UK Prime Minister Theresa May has announced plans to call a snap general election on June 8.
She said Britain needed certainty, stability and strong leadership following the EU referendum.
Explaining the decision, May said: "The country is coming together but Westminster is not."
There will be a Commons vote on the proposed election on Wednesday - Labour have said they will vote with the government.
The prime minister needs Parliament's backing to hold a vote before the next scheduled date of 2020.
Explaining her change of heart on an early election, May said: "I have concluded the only way to guarantee certainty and security for years ahead is to hold this election."
She accused Britain's other political parties of "game playing", adding that this risks "our ability to make a success of Brexit and it will cause damaging uncertainty and instability to the country".
"So we need a general election and we need one now. We have at this moment a one off chance to get this done.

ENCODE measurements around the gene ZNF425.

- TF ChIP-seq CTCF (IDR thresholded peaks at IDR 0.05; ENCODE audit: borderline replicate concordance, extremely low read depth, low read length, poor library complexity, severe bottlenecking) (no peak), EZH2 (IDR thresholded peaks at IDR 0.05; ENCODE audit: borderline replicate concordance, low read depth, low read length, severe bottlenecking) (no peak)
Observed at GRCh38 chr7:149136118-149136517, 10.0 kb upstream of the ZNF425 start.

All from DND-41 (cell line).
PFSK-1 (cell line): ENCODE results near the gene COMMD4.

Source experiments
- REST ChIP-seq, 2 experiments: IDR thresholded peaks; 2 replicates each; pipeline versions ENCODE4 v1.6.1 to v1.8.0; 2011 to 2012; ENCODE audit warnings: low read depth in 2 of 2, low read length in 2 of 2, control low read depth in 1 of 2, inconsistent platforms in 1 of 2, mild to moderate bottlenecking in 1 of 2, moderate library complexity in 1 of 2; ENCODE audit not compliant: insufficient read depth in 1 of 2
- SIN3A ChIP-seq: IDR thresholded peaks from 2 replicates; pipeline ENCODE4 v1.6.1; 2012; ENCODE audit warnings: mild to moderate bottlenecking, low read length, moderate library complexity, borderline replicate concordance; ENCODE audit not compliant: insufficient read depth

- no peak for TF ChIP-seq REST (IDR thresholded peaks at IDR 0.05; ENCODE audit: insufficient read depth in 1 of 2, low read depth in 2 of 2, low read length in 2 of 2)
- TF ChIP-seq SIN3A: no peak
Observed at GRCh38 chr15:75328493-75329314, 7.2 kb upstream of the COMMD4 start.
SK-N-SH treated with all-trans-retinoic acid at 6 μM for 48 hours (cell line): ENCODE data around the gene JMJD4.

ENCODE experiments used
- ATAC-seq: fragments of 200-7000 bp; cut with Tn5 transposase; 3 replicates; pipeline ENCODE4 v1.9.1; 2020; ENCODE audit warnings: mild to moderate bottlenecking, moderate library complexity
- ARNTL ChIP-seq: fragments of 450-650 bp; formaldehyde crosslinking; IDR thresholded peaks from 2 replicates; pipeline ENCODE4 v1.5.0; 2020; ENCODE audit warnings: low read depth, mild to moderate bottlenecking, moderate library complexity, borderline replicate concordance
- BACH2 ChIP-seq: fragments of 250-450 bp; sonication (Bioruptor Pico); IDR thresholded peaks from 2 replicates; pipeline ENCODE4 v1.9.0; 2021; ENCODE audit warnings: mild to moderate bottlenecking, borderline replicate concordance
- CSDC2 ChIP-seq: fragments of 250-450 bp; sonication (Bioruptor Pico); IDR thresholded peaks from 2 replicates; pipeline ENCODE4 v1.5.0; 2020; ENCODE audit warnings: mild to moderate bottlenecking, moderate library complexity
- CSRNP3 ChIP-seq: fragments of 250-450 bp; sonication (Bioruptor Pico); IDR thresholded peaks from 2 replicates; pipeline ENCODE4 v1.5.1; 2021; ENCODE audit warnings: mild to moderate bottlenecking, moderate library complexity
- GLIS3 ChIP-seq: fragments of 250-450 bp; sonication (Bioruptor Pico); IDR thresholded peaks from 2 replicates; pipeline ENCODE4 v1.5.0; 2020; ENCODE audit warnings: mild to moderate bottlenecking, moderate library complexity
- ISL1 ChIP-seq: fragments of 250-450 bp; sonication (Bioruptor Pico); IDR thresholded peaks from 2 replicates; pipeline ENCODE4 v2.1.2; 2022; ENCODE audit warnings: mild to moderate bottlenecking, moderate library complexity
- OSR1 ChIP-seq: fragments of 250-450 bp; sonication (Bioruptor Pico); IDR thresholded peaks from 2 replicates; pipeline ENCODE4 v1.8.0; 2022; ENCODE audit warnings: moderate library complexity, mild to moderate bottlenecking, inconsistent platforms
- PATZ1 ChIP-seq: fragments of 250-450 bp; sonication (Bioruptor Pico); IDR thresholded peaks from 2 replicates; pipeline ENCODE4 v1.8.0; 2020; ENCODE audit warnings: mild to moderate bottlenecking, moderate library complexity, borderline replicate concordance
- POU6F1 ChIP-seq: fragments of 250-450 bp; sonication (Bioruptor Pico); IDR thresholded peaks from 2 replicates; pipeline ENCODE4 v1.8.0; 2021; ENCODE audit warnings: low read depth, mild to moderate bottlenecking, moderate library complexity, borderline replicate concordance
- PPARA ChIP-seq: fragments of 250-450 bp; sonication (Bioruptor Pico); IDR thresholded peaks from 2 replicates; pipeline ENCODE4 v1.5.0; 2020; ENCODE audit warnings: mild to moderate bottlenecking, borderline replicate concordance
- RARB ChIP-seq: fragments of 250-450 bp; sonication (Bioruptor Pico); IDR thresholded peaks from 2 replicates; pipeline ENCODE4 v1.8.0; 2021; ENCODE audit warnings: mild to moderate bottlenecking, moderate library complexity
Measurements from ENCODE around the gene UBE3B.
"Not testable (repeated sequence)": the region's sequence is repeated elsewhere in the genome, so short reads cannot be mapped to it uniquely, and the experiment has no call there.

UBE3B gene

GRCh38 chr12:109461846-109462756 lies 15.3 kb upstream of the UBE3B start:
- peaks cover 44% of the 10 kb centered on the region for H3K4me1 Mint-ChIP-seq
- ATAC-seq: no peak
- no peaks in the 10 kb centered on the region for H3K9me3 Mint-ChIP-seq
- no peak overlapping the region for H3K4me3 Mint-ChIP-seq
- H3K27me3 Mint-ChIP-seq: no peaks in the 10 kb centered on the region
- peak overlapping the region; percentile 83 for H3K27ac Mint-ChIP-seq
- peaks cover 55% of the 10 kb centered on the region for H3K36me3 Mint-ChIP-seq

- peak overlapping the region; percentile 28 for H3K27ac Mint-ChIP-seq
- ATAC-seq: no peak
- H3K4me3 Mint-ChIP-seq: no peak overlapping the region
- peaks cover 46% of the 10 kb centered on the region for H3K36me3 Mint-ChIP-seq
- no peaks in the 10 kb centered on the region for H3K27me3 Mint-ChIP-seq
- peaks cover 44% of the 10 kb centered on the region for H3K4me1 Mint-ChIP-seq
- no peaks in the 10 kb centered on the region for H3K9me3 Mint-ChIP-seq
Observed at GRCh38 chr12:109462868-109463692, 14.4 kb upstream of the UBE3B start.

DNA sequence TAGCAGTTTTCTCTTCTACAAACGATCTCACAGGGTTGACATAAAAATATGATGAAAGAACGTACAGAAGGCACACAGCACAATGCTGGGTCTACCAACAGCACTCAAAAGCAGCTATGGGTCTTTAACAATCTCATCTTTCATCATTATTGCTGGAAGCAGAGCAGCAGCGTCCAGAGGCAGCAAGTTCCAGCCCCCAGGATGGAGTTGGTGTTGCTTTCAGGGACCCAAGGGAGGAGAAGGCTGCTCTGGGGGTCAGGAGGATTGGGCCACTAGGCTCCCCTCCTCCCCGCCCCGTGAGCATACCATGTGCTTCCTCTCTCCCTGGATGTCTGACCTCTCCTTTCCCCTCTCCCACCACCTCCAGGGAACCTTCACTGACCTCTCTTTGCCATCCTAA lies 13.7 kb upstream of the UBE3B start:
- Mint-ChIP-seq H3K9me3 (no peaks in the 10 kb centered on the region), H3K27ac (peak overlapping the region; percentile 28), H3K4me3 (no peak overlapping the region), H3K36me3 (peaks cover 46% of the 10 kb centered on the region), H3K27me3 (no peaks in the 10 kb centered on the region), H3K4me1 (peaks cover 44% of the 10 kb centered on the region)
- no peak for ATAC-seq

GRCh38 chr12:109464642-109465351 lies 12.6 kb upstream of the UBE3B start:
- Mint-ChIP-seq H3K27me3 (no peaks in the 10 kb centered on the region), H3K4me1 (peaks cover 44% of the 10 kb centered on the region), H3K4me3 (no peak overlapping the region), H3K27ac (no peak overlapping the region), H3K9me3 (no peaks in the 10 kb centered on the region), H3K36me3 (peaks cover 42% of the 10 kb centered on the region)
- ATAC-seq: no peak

"I have only recently and reluctantly come to this conclusion. Since I became prime minister I've said there should be no election until 2020, but now I have concluded that the only way to guarantee certainty and security for the years ahead is to hold this election and seek your support for the decisions we must take."
In a statement outside Number 10, May said Labour had threatened to vote against the final Brexit agreement, the Liberal Democrats had stated they wanted to "grind the business of government to a standstill", the SNP had said they would vote against the negotiations and "unelected" members of the House of Lords had vowed "to fight us every step of the way".
"If we don't hold a general election now, their political game-playing will continue and the negotiations with the European Union will reach their most difficult stage in the run up to the next general election," she said.